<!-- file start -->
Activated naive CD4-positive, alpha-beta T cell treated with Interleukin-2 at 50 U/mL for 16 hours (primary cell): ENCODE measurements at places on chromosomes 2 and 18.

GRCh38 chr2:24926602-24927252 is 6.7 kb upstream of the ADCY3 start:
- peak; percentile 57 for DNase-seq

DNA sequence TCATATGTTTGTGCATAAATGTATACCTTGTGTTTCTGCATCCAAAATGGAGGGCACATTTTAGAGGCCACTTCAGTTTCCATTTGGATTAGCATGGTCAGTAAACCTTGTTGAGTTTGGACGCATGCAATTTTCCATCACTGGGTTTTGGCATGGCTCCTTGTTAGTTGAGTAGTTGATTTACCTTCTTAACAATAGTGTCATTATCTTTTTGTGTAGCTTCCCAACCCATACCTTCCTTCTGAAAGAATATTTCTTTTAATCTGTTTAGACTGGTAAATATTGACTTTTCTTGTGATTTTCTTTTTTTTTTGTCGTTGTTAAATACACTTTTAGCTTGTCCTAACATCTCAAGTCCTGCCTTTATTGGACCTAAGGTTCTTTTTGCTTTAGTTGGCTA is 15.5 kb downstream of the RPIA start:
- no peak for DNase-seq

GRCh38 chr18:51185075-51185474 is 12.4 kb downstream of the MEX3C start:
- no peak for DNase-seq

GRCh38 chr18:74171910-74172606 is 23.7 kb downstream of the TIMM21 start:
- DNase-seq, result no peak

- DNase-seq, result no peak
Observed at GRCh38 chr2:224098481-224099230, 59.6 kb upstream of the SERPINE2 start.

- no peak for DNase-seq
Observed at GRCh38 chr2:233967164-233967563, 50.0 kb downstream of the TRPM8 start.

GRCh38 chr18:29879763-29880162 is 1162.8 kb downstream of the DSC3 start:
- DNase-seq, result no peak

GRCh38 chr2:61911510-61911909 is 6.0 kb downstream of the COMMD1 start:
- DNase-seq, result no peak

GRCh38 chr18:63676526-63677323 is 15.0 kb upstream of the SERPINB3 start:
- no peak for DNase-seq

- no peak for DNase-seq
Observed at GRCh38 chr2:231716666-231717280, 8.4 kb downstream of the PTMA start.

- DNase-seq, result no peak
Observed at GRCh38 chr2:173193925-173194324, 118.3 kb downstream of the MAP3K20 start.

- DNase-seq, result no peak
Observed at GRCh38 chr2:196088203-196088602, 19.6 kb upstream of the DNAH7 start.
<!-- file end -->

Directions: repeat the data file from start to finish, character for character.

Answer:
Activated naive CD4-positive, alpha-beta T cell treated with Interleukin-2 at 50 U/mL for 16 hours (primary cell): ENCODE measurements at places on chromosomes 2 and 18.

GRCh38 chr2:24926602-24927252 is 6.7 kb upstream of the ADCY3 start:
- peak; percentile 57 for DNase-seq

DNA sequence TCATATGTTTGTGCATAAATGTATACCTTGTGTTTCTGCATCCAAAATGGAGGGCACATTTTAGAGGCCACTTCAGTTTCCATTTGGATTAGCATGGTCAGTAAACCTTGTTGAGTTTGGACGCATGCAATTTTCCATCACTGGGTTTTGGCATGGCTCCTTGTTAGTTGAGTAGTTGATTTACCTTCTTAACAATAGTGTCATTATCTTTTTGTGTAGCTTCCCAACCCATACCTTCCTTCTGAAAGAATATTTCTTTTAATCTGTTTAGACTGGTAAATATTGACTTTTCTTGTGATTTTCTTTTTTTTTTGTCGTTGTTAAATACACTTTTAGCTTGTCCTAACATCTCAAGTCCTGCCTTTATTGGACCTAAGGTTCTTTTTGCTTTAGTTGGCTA is 15.5 kb downstream of the RPIA start:
- no peak for DNase-seq

GRCh38 chr18:51185075-51185474 is 12.4 kb downstream of the MEX3C start:
- no peak for DNase-seq

GRCh38 chr18:74171910-74172606 is 23.7 kb downstream of the TIMM21 start:
- DNase-seq, result no peak

- DNase-seq, result no peak
Observed at GRCh38 chr2:224098481-224099230, 59.6 kb upstream of the SERPINE2 start.

- no peak for DNase-seq
Observed at GRCh38 chr2:233967164-233967563, 50.0 kb downstream of the TRPM8 start.

GRCh38 chr18:29879763-29880162 is 1162.8 kb downstream of the DSC3 start:
- DNase-seq, result no peak

GRCh38 chr2:61911510-61911909 is 6.0 kb downstream of the COMMD1 start:
- DNase-seq, result no peak

GRCh38 chr18:63676526-63677323 is 15.0 kb upstream of the SERPINB3 start:
- no peak for DNase-seq

- no peak for DNase-seq
Observed at GRCh38 chr2:231716666-231717280, 8.4 kb downstream of the PTMA start.

- DNase-seq, result no peak
Observed at GRCh38 chr2:173193925-173194324, 118.3 kb downstream of the MAP3K20 start.

- DNase-seq, result no peak
Observed at GRCh38 chr2:196088203-196088602, 19.6 kb upstream of the DNAH7 start.